5. Nano-medics.The medical problems most people have can be traced to a single cell or a small group of them. Health professionals capable of working on the nano-level—both in designing diagnostics systems, remedies, and monitoring solutions—will be in high demand.
6. Competition producers. One of the hottest new trends will be to design incentive-based competitions to solve some of the world’s problems. Paving the way has been XPRIZE Foundation’s Pete Diamandis and the success of the Ansari X Prize. In the future, every major corporation will have their name on a major prize competition.
7. 3D printing engineers.Classes in 3D printing are already being introduced into high schools and the demand for printer-produced products will skyrocket. The trend will be for these workerless workshops to enter virtually every field of manufacturing, stemming the tide of outsourcing, at the same time, driving the need for competent technicians and engineers to design and maintain the next wave of this technology.
8. Book-to-app converters. We will soon see a form of competition brewing between books and apps. With both being information products that we interface with differently, we will begin to see a large-scale effort to convert existing books and literature into an interactive app, similar to the current effort to convert popular literature from print to audio books.
It’s old news that technology has eliminated many jobs. In technology’s early years, jobs were eliminated faster than new ones were created. But I’d be hard pressed to say that it is still happening. I’ve never been able to get my hands around the depth and impact of that transition from the manual and post-industrial era to a technology-centric world where many jobs were created by technical ingenuity.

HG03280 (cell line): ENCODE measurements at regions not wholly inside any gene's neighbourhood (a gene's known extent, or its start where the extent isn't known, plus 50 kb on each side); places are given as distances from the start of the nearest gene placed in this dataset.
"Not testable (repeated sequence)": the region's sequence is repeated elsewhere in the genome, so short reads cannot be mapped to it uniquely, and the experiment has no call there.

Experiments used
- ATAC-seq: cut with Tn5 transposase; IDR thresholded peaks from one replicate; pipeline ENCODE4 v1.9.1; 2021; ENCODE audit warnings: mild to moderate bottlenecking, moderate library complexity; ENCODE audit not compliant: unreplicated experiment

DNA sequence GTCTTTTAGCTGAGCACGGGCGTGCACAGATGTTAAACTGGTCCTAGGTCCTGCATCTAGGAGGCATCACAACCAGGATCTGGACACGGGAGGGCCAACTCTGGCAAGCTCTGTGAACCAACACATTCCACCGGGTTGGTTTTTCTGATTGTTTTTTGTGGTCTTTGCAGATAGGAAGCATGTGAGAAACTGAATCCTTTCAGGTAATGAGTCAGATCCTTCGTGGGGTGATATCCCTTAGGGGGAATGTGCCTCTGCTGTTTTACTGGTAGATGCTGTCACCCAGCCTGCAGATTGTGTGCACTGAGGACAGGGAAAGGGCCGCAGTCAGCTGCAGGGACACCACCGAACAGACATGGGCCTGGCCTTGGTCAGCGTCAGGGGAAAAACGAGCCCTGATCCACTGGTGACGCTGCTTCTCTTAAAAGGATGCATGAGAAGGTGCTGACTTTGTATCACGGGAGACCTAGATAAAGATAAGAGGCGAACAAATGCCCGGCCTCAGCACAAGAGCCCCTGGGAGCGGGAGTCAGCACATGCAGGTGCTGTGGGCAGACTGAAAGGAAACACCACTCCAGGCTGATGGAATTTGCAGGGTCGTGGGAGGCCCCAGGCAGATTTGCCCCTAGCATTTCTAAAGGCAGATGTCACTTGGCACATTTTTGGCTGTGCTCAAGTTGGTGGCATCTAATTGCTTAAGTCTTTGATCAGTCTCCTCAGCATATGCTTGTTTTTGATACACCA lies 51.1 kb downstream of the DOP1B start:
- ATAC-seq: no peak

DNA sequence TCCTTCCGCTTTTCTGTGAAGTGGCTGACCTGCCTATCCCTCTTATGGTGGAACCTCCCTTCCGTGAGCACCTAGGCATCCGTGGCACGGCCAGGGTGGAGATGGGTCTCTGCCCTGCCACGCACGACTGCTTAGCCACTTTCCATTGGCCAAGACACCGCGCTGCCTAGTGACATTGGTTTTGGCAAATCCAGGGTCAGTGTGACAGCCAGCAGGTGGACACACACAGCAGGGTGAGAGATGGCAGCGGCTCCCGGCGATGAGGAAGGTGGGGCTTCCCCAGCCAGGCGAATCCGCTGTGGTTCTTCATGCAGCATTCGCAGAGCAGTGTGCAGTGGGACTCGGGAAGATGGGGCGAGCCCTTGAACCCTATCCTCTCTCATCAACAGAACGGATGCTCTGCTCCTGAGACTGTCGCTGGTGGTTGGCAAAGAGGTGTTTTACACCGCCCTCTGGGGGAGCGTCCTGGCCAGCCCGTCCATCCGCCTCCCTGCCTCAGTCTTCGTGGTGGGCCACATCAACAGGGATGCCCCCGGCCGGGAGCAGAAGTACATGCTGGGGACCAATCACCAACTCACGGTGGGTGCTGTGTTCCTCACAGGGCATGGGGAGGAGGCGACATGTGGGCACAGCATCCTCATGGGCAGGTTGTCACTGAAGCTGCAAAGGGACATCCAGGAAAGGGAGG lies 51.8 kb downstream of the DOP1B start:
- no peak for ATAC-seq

Robots, for example, are commonplace in factories. I’d guess that virtually every major car-maker’s assembly line depends upon robots to do most of the heavy lifting and grunt work. Over the past half decade, they’re being used by small manufacturers throughout the U.S. We have a long way to go before manufacturing is once again our foundation industry. But it is making a comeback, and the movement to boost manufacturing and to make “Made in America,” the gold standard is not to be discounted.
Without question technological innovation has made its mark in transforming banking, back-office operations, call centers, travel agencies and online retailing has eliminated jobs in shopping malls through the nation. And an increasing number of utilities are replacing meter readers with digital meters that are programmed to collect information, generate utility bills, and even send alerts if there are power outages.
Another interesting twist that’s happened fairly rapidly was the adoption and acceptance of self-service. Many large retail, food, and home-supply chains are replacing humans at checkout counters with self-service computers. In some stores, many customers are upset and frustrated when they can’t find human beings to check them out and tally their bills. It’s a matter of habit. A computer does it faster, but pre- and older baby boomers feel more secure knowing a human being is overseeing the checkout process. They don’t realize or refuse to believe that computers are less likely to make errors. A 2013 report from the Oxford Martin School’s Program on the Impacts of Future Technology concluded that 45 percent of American jobs are at high risk of being taken over by computers within the next two decades. The report said the change will take place in two stages. During the first stage, computers will start replacing people in highly vulnerable fields such as transportation/logistics, production labor and administrative support. Many sales, services and construction jobs may also be lost. Next, the rate of replacement will slow because of problems with harder-to-automate fields like engineering. Then a second wave of computerization, which depends upon perfected artificial intelligence solutions, will take place. This could potentially eliminate jobs in management, science and engineering, and even the arts.
How fast will the above take place? While techie pundits and think-tank gurus say it’s just around the corner, I’m not sure where that corner is. While many of the above changes have or are in the process of taking place, many won’t take place for several years because they’re difficult to implement. What new jobs are on the horizon? My next blog will list many of them.
With the holiday season underway, and the New Year in spitting distance, this is the time to think about the past and present; the significant events of 2014; and what’s ahead for 2015.